Rod pump units can be fed from a local generator plant or utility via high line. Utilities typically require IEEE 519 compliance at the service entrance. IEEE 519 harmonic limits are set at the point of common coupling (PCC) to be met at continuous maximum load. At a small rod pump station, the application motor’s VFD load may be the main load. To comply with the IEEE 519 standard, 18-pulse VFDs typically require a sizeable additional load. However, a VFD with an AFE complies on its own. An AFE also can feed energy back to the supply network, which reduces operational costs and negates the need for a braking chopper and matching resistor bank.


When power is fed from a generator plant, the operator can decide whether compliance with IEEE 519 is necessary. Oil fields, for example, have many direct current drives still in operation. The thyristors or silicon controlled rectifiers (SCR) create disturbance to the supply network due to their commutation notches. The harmonic limits on this network typically are not clean enough to meet IEEE 519 requirements at PCC, and these systems operate just fine. The user should calculate capital expenditure (CAPEX) and operational expenditure (OPEX) to determine which solution is the most beneficial.

For CAPEX, a VFD with AFE is typically slightly more expensive than a six-pulse VFD with chopper and resistor bank, but the lack of harmonics allows optimal size generator plant. For OPEX, a VFD with AFE always has a power factor of 1 by default, does not require operation of an oversized power plant and does not waste produced energy to the resistor bank via the chopper.

VFDs are applied to a system to provide better control of a process. VFD software provides control because it is enabled by more powerful processors and increased memory inside the VFDs. The control technology in today’s drives usually uses vector control based on flux or direct torque control (DTC). The improved motor model inside the software, together with better and more accurate torque control, empowers the VFD to consume the minimum current from the supply and maintain the desired rotational speed. Modern VFD software can have separate speed controllers for upstroke and downstroke.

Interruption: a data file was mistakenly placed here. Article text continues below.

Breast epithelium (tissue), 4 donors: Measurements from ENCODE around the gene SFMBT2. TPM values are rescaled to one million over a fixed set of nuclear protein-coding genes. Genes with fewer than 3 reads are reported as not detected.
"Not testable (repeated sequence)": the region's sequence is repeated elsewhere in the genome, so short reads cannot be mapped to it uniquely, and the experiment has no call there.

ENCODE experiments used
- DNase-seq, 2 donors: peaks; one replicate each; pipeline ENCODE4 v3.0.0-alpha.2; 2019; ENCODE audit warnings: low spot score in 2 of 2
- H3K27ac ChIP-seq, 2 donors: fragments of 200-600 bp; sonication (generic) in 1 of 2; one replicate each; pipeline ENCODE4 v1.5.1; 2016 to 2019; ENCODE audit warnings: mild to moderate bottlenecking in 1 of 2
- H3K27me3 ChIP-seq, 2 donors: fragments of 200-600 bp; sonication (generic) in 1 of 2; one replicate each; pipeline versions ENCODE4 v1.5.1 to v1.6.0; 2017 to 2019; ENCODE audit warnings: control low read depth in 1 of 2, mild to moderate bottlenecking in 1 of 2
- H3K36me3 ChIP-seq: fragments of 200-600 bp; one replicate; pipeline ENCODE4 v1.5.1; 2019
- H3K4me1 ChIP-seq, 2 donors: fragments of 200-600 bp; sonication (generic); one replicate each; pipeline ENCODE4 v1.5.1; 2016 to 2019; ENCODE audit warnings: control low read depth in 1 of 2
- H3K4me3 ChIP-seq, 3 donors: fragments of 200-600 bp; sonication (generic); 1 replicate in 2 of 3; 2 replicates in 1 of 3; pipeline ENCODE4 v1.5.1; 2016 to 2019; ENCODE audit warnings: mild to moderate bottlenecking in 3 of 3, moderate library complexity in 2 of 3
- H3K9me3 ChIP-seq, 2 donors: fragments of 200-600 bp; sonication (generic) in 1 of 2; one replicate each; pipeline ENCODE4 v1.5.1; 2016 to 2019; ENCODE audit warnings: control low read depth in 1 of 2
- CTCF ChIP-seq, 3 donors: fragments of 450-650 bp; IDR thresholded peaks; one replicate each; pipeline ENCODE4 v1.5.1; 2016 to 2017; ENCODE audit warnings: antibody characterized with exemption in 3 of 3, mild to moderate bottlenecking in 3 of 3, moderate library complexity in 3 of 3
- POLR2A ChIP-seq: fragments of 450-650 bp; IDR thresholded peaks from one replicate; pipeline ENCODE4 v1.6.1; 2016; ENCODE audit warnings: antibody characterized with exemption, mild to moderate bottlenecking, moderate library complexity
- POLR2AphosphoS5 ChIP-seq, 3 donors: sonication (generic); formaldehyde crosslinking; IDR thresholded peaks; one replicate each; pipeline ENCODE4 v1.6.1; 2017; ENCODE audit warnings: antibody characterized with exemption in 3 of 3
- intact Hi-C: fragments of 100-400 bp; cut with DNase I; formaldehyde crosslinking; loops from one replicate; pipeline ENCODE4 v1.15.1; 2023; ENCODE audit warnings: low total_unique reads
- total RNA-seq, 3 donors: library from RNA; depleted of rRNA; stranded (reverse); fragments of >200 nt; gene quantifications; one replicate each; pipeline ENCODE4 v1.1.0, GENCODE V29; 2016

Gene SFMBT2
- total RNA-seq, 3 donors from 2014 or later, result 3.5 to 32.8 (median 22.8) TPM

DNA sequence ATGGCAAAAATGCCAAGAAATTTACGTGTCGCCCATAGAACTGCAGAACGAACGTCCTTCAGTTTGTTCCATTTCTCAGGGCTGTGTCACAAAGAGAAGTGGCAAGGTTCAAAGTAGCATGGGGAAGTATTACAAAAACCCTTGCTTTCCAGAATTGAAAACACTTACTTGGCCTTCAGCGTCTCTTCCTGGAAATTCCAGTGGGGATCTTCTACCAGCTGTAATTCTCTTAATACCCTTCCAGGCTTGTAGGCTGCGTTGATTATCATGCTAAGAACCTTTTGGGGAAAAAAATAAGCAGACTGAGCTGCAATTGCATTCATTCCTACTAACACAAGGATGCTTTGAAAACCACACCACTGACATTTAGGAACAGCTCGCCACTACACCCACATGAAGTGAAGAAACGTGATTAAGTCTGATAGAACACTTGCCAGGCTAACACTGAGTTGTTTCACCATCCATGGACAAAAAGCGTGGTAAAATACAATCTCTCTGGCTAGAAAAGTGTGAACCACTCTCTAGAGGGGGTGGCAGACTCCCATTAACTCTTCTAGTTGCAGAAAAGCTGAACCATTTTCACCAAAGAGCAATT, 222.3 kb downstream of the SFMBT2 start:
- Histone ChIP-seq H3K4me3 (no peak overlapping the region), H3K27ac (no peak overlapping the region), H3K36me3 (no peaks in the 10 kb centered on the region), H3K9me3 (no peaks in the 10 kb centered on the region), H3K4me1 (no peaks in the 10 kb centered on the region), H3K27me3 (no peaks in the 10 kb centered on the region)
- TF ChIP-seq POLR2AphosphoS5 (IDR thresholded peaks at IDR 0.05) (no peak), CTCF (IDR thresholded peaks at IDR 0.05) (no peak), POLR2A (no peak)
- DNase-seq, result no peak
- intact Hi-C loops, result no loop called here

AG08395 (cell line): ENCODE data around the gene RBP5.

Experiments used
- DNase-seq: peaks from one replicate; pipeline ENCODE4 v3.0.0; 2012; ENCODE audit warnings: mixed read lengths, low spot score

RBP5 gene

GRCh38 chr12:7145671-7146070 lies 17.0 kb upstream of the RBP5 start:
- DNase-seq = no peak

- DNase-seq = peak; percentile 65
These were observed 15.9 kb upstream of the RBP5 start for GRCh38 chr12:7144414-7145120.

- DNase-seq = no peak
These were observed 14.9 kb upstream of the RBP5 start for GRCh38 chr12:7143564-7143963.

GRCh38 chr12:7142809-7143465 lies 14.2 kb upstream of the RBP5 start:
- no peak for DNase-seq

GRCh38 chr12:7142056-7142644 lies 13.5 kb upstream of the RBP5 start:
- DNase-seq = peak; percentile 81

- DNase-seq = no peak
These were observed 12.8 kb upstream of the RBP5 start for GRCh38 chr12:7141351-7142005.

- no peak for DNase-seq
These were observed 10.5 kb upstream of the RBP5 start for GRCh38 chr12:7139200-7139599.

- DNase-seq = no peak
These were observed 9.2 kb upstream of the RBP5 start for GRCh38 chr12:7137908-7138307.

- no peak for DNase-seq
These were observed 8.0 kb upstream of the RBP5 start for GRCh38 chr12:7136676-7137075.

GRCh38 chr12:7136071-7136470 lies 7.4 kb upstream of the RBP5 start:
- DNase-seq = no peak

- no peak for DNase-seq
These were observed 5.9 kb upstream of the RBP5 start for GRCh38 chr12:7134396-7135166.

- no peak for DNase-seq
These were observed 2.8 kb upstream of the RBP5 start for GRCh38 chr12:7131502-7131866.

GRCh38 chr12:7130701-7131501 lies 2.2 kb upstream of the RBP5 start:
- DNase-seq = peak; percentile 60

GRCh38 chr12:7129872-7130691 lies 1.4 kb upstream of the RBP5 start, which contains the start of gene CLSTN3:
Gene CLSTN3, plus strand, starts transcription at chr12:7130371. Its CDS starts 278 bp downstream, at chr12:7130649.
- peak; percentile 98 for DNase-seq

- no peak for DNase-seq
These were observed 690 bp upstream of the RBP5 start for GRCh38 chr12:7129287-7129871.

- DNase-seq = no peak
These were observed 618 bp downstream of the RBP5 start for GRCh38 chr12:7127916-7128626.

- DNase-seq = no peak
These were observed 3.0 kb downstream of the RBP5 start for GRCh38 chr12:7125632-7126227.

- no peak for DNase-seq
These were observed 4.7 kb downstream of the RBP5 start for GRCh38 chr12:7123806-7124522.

Today, a VFD also can “learn.” For example, it can adjust the pump’s speed based on varying flow rate, minimizing wear of the rods. Having fewer sensors and inputs than traditional POC should be a significant benefit because the cost of unexpected shutdowns resulting from faulty sensors or inputs can be high.

The Internet of Things (IoT) and pumping stations on oil fields are no longer strangers. SCADA and other similar remote-monitoring systems are becoming more common and more extensive. The VFD can be a great source of information for operators and maintenance professionals. By trending the speed, current and temperature, the operator gains valuable information regarding the condition of the station.

Additionally, VFDs typically have extra input/output (I/O) points, which might be suitable for other monitoring devices or operations, providing savings over external relay logic or PLC I/O units. VFD systems today have either built-in communication capabilities or communications that may be added as optional cards to enable seamless communication to any supplier’s SCADA system. Modern VFDs can provide a status package to be emailed—or email it directly if connected to the internet—to the supplier’s support line for analysis.